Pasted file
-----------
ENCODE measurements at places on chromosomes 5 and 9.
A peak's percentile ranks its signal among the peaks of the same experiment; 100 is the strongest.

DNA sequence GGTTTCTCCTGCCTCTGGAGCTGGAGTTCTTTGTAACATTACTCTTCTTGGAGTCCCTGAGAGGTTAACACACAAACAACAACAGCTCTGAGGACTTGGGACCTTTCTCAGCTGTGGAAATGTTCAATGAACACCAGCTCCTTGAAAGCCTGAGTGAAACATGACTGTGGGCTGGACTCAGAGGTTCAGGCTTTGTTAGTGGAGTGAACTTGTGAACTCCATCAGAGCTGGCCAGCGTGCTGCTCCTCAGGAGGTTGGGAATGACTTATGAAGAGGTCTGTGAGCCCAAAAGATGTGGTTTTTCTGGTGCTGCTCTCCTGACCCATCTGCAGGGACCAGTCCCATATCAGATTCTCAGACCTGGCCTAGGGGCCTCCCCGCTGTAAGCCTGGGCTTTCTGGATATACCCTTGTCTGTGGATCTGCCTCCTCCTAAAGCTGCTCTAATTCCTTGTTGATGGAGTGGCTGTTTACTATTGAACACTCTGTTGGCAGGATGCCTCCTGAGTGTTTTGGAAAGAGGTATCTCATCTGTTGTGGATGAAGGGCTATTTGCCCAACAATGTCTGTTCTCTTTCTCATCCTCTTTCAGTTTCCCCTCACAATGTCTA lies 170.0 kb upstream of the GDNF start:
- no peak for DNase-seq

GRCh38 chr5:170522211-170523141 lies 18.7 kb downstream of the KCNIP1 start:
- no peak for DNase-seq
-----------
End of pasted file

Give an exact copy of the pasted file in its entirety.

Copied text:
ENCODE measurements at places on chromosomes 5 and 9.
A peak's percentile ranks its signal among the peaks of the same experiment; 100 is the strongest.

DNA sequence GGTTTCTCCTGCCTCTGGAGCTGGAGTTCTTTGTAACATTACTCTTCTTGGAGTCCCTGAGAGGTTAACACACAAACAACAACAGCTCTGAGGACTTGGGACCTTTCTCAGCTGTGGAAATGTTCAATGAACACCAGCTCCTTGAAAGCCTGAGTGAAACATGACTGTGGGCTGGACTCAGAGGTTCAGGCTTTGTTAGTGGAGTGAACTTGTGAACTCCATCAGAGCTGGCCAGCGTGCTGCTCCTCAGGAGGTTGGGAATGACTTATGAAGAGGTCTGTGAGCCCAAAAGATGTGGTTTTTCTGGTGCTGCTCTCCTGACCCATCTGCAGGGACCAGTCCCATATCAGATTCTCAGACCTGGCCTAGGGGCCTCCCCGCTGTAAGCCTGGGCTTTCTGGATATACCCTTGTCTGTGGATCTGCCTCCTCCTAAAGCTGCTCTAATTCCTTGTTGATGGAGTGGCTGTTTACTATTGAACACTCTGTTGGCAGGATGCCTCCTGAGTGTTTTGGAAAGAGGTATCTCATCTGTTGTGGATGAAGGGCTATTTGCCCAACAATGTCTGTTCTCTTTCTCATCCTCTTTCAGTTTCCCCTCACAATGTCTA lies 170.0 kb upstream of the GDNF start:
- no peak for DNase-seq

GRCh38 chr5:170522211-170523141 lies 18.7 kb downstream of the KCNIP1 start:
- no peak for DNase-seq